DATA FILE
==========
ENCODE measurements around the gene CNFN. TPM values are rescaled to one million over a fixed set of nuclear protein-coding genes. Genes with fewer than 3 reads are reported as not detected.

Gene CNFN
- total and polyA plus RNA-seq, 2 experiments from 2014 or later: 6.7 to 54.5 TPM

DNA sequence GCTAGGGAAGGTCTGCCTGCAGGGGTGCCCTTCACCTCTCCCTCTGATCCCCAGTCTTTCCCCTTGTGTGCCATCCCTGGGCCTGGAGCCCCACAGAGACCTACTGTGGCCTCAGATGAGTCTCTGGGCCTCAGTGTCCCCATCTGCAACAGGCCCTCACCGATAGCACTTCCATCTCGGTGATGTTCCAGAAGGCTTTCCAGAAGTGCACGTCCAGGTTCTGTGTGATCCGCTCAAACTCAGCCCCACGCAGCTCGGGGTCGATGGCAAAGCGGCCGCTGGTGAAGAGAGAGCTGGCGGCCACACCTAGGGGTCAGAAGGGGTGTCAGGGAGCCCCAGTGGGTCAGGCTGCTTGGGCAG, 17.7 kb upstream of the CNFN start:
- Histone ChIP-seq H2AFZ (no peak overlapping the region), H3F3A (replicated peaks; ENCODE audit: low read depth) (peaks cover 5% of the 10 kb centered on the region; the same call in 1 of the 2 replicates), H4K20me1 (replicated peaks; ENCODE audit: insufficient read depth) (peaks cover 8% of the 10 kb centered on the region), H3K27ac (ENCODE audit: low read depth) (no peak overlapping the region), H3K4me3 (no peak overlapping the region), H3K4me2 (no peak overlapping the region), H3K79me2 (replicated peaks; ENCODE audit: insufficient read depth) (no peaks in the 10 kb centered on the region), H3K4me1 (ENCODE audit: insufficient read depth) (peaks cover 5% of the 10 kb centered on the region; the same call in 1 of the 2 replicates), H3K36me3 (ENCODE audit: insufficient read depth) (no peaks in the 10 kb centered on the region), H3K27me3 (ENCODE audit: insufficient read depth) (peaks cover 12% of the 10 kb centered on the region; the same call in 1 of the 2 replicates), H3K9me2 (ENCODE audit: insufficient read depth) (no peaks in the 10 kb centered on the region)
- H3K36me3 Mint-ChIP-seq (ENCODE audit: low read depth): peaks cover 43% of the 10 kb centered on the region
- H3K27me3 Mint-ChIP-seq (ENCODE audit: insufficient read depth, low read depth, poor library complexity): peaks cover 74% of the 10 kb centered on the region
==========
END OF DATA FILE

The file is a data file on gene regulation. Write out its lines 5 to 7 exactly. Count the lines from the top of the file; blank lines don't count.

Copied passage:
- Histone ChIP-seq H2AFZ (no peak overlapping the region), H3F3A (replicated peaks; ENCODE audit: low read depth) (peaks cover 5% of the 10 kb centered on the region; the same call in 1 of the 2 replicates), H4K20me1 (replicated peaks; ENCODE audit: insufficient read depth) (peaks cover 8% of the 10 kb centered on the region), H3K27ac (ENCODE audit: low read depth) (no peak overlapping the region), H3K4me3 (no peak overlapping the region), H3K4me2 (no peak overlapping the region), H3K79me2 (replicated peaks; ENCODE audit: insufficient read depth) (no peaks in the 10 kb centered on the region), H3K4me1 (ENCODE audit: insufficient read depth) (peaks cover 5% of the 10 kb centered on the region; the same call in 1 of the 2 replicates), H3K36me3 (ENCODE audit: insufficient read depth) (no peaks in the 10 kb centered on the region), H3K27me3 (ENCODE audit: insufficient read depth) (peaks cover 12% of the 10 kb centered on the region; the same call in 1 of the 2 replicates), H3K9me2 (ENCODE audit: insufficient read depth) (no peaks in the 10 kb centered on the region)
- H3K36me3 Mint-ChIP-seq (ENCODE audit: low read depth): peaks cover 43% of the 10 kb centered on the region
- H3K27me3 Mint-ChIP-seq (ENCODE audit: insufficient read depth, low read depth, poor library complexity): peaks cover 74% of the 10 kb centered on the region